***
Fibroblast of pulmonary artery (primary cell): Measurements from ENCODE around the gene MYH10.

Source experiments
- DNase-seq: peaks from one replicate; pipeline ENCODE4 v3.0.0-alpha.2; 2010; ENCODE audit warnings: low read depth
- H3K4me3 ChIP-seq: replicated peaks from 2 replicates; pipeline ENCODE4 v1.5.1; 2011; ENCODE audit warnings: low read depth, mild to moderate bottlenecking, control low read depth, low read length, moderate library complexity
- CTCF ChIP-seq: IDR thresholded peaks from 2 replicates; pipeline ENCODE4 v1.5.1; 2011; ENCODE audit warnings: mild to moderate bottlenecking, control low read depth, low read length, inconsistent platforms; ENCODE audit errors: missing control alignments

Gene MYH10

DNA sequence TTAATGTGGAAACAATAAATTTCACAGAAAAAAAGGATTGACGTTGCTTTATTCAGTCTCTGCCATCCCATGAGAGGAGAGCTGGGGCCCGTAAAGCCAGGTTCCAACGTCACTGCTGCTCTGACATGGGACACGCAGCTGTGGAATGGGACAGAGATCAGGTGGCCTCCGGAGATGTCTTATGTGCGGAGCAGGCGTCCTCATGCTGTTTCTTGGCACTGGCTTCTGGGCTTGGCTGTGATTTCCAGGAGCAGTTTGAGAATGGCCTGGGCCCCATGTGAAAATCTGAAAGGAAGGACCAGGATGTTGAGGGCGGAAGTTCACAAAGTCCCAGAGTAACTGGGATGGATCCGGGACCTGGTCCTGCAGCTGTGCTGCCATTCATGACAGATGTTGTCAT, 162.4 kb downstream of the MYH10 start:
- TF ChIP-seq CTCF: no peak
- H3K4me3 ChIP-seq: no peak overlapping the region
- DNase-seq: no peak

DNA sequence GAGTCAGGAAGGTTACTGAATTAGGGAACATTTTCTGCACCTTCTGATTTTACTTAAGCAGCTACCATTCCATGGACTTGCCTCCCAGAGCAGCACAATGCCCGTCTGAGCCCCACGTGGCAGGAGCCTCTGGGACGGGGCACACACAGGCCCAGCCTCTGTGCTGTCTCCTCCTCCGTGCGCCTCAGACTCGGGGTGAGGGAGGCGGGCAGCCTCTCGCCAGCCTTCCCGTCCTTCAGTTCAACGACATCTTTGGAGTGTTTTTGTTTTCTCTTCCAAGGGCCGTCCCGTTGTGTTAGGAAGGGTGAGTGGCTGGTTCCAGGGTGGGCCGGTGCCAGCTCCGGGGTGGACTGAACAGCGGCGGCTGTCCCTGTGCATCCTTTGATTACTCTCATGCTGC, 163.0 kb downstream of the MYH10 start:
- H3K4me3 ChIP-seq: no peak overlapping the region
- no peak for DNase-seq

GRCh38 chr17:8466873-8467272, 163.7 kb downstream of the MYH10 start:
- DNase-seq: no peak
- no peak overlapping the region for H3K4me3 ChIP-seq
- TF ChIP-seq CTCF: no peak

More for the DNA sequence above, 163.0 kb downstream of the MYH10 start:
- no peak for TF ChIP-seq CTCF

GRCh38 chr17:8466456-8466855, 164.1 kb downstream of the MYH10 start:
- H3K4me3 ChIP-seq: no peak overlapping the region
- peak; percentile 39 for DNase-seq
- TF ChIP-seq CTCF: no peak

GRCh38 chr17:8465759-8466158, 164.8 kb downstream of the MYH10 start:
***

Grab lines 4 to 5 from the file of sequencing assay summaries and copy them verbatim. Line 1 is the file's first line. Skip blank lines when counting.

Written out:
- H3K4me3 ChIP-seq: replicated peaks from 2 replicates; pipeline ENCODE4 v1.5.1; 2011; ENCODE audit warnings: low read depth, mild to moderate bottlenecking, control low read depth, low read length, moderate library complexity
- CTCF ChIP-seq: IDR thresholded peaks from 2 replicates; pipeline ENCODE4 v1.5.1; 2011; ENCODE audit warnings: mild to moderate bottlenecking, control low read depth, low read length, inconsistent platforms; ENCODE audit errors: missing control alignments